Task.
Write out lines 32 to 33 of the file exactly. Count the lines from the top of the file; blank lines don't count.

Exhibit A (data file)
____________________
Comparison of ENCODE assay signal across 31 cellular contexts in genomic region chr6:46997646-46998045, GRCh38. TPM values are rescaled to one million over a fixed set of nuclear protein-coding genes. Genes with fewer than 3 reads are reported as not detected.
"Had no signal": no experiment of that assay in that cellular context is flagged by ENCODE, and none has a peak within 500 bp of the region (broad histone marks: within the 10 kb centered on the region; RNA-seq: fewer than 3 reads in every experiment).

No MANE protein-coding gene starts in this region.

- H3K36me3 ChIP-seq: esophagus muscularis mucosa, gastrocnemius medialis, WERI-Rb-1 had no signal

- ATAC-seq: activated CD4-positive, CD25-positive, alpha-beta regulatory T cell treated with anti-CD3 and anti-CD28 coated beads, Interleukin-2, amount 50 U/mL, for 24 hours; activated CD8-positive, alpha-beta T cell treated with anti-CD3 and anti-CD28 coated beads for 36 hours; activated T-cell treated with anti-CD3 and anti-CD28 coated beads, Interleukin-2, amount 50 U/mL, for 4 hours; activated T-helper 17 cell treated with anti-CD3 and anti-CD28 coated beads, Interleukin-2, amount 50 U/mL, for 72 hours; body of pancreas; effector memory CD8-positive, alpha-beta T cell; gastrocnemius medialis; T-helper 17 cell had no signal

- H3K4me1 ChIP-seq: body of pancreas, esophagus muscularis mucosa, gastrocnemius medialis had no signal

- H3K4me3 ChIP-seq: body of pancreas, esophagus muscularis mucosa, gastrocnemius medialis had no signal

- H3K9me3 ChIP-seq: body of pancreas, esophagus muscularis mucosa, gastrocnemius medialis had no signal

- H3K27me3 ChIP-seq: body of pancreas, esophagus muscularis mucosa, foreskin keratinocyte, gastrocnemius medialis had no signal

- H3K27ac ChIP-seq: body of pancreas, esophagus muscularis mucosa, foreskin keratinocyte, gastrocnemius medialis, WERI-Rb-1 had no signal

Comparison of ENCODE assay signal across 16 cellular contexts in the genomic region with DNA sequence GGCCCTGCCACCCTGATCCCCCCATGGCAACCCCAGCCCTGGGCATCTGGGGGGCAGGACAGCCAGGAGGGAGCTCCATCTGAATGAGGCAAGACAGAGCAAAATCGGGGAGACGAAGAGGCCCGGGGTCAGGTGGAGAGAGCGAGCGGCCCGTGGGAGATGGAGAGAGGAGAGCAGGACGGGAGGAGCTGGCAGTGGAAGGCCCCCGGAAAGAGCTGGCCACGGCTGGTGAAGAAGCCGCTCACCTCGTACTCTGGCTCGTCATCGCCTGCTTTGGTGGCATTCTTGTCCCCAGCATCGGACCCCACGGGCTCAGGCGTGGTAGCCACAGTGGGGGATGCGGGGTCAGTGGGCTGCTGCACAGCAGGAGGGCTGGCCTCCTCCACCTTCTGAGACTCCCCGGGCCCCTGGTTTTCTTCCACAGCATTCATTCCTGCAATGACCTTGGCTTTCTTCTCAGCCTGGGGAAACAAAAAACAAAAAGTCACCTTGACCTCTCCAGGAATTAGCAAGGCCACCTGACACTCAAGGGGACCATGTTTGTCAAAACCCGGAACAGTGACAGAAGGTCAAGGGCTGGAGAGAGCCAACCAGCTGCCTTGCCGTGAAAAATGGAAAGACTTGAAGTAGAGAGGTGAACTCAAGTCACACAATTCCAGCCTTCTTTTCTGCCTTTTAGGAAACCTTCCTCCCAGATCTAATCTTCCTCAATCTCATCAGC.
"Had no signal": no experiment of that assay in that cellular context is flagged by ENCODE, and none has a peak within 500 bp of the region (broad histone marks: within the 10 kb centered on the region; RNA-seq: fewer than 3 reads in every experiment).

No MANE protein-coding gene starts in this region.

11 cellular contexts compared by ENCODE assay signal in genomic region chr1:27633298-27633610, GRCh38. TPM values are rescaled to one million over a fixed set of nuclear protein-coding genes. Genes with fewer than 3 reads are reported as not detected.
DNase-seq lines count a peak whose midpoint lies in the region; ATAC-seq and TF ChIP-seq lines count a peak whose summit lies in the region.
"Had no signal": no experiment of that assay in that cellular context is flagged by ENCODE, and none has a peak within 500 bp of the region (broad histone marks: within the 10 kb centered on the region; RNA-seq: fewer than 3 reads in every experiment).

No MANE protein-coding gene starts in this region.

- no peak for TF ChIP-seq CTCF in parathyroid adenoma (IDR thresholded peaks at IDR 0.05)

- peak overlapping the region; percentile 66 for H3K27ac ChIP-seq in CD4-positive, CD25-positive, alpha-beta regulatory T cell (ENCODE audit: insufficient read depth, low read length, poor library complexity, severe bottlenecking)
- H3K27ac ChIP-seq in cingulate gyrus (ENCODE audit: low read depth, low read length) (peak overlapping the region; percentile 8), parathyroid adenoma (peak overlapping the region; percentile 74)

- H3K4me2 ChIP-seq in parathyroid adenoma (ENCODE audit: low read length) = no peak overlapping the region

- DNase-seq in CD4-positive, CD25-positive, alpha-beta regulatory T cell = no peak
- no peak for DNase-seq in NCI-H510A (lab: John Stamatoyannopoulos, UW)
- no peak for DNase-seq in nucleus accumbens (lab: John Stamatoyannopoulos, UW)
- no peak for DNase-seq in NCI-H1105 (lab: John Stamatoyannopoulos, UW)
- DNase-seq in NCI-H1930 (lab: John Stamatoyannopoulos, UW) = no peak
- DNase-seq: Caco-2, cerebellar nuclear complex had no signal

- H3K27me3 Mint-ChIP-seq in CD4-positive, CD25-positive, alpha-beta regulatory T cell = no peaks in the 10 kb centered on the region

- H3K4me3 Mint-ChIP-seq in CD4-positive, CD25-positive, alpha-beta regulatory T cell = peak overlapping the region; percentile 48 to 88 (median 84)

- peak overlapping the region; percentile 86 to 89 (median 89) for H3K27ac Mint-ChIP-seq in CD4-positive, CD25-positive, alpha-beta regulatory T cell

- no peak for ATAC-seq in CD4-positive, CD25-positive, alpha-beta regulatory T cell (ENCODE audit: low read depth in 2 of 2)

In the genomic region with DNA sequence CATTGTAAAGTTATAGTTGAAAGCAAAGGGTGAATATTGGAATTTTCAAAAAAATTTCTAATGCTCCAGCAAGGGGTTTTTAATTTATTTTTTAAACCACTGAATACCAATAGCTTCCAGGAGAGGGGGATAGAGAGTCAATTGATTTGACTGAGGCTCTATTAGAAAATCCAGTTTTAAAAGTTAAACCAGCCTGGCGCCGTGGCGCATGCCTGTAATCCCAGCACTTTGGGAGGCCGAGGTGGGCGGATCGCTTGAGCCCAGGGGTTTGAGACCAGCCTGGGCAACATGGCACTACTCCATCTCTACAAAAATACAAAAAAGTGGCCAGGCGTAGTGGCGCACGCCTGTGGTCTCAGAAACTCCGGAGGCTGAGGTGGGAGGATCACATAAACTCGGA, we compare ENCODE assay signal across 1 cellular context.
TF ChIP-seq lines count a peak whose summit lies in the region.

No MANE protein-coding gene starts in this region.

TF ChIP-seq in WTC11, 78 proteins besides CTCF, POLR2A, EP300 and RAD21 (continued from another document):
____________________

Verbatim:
In the genomic region with DNA sequence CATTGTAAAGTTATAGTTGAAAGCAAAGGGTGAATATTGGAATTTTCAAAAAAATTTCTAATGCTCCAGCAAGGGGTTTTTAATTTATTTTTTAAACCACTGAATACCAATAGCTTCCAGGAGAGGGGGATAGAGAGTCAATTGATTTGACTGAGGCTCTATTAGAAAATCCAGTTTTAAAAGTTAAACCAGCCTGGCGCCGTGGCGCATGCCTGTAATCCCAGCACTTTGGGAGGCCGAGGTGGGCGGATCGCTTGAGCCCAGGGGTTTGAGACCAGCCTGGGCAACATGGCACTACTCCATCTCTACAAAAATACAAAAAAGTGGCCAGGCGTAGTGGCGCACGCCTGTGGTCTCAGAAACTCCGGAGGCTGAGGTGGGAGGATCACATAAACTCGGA, we compare ENCODE assay signal across 1 cellular context.
TF ChIP-seq lines count a peak whose summit lies in the region.